Each invention has its own price and value, which depends, in general, on factors such as the following:
Importance of the patent: Patents for cutting-edge inventions, namely inventions that open the way in new areas of technology, or are pioneers in the sense that they respond to long-standing problems, are the most valuable ones. Patents that only provide small improvements to existing products are usually those that are less valuable, although not always so.
The market: The size of the market, the number of articles to be manufactured and the cost of each of them also has a considerable impact on the value of a patent.
Validity of patents: Patents remain in force for a maximum of 20 years, which means a potential monopoly during that time. Patents that have just entered into force and are capable of preserving this virtual monopoly situation are, of course, of greater value.
Prior Art: The number of documents cited or patented products that exist in an area of innovation also affect the value of a patent. Generally, if the invented article is not if not one of many many of the same type, consumers will have a lot to choose from and the value of each patent in that particular domain will be relatively less valuable than a one-of-a-kind patent.
Relevance of the patent: Each patent is itself important in a particular area and will generally be part of an overall Industrial Property (IP) strategy aimed at maximizing the potential benefits of patenting or allowing other patents to maximize their own benefits. Examples of such patents include those used to prevent third parties from entering the market. To these examples are added patents that complement an initial patent and depend on the protection conferred by the latter to be successful.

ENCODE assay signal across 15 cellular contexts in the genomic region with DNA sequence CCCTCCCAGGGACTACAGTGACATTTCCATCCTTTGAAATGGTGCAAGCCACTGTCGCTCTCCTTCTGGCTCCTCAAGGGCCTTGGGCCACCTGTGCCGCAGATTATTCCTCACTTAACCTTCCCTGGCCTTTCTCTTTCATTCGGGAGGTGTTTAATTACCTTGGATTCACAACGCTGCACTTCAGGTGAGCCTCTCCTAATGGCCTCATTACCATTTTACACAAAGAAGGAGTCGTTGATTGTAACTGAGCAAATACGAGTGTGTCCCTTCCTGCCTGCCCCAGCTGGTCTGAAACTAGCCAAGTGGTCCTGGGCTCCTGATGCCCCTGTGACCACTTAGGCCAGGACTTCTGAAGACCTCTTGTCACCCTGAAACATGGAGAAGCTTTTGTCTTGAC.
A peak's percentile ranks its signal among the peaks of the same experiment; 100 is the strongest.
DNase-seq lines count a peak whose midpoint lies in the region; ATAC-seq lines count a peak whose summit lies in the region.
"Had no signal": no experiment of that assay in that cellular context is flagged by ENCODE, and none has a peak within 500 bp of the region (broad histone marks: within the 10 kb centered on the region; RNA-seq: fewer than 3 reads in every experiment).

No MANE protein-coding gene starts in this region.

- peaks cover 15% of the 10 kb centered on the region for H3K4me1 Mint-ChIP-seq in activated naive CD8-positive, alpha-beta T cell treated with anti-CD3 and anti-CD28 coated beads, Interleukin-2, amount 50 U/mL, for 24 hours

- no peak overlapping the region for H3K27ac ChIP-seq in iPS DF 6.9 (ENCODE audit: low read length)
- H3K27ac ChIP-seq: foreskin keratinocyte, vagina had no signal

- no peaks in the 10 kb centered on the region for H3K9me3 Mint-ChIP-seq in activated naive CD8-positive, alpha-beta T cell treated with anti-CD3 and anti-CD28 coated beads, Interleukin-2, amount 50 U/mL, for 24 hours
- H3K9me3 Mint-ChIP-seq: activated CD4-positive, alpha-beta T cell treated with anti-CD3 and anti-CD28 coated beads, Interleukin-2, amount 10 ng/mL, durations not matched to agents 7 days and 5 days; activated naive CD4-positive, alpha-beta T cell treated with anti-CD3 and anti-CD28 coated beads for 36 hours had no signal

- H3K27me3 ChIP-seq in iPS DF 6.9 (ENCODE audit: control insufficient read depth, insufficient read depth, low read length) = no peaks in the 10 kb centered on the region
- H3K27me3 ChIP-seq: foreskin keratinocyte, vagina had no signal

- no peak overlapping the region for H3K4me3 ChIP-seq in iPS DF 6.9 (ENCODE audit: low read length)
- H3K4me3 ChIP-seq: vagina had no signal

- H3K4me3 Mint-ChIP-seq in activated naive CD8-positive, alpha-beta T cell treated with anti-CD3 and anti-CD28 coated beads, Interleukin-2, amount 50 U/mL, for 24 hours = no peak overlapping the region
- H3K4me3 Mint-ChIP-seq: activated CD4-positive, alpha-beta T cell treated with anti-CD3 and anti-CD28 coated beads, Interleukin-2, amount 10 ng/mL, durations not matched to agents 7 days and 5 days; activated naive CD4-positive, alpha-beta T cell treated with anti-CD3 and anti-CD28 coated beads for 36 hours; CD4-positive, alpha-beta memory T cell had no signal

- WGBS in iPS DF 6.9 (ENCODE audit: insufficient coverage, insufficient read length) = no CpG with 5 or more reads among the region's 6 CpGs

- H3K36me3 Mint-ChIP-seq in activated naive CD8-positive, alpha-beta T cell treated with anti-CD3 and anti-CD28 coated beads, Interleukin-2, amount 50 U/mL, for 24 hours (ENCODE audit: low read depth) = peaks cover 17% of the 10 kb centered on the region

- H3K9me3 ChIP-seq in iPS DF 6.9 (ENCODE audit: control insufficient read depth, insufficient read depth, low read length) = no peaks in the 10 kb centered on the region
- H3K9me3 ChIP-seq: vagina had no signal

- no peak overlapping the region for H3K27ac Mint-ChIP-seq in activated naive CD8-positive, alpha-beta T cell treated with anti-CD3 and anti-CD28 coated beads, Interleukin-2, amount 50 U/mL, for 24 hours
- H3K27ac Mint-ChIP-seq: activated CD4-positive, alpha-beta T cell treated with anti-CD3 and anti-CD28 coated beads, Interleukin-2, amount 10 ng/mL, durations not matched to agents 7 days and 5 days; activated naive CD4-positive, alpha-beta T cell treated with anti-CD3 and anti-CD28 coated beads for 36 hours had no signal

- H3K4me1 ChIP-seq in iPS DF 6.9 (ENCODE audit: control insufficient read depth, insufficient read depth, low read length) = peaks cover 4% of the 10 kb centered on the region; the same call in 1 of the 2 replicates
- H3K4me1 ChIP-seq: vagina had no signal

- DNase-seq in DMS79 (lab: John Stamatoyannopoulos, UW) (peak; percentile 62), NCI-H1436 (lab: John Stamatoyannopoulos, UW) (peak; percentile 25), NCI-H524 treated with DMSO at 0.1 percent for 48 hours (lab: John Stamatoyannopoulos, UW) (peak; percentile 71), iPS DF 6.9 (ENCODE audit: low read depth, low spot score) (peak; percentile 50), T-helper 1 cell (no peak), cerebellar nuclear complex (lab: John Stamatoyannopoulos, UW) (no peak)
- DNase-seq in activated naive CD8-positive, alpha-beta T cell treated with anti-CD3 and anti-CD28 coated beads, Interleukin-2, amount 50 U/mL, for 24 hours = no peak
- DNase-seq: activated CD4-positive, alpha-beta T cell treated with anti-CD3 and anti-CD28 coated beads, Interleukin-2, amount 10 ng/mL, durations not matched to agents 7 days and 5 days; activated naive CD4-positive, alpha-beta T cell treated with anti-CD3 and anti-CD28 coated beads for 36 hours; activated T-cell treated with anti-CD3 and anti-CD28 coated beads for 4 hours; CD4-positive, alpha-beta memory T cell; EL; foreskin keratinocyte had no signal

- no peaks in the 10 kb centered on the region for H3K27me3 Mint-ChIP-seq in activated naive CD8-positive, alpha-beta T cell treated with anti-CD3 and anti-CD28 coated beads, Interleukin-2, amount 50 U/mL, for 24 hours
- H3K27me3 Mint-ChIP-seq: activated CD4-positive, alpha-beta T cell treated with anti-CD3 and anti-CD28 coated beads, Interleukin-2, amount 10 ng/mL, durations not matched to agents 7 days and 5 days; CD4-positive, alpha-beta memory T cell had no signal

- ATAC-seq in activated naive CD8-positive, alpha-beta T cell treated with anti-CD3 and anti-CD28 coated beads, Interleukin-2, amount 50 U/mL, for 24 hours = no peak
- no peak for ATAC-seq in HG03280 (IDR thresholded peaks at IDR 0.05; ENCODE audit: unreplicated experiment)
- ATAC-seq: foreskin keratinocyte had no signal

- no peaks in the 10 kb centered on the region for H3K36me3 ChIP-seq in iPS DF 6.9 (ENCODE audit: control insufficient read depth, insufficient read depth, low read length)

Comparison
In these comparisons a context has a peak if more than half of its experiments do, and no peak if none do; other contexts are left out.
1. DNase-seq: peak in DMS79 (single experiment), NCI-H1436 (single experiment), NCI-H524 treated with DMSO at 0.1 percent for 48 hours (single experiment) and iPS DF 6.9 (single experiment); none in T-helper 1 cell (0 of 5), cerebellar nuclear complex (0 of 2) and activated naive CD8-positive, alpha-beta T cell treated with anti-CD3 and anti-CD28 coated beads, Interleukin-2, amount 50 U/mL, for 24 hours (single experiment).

In the embodiment of valuation, one can follow three different approaches:
The method based on costs: Calculates the value in terms of the costs invested in the “construction” of the patent. It is a “substitution method” i.e., the value of an asset is estimated based on its cost or the cost of constructing an similar asset at current prices. The underlying assumption of this approach is that the cost of acquiring or developing new industrial property is in accordance with the economic value of the service that said industrial property can provide during its useful life.
The market-based method: Bases its analysis on what the consumer would pay for a similar patent with similar attributes in the market.
Under this approach, the value of the property can be determined by taking into account the market prices paid for similar assets in transactions carried out by third parties.
The method estimates the value of an intangible asset based on the market prices of similar intangible assets that have been bought / sold or licensed between independent parties. In other words, it provides indications of value by studying the transactions of assets analogous to those for which valuation is requested.
The income-based method: This approach involves an assessment of the expected economic benefits of the patent for the remainder of its estimated useful life. It is considered the most appropriate method because the value of the patent lies in its ability to generate greater profits in the future. In the income-based method, assets are valued based on what is to be “won” in the future.
Taking into account that each of the methods requires extensive knowledge of many data the selection of the method will depend on the knowledge that we can obtain.
As a general rule, the reliability of the valuation method decreases as the adjustments and assumptions required to complete the method increase. Therefore, the best method is usually the simplest and most straightforward method according to the data available and the circumstances.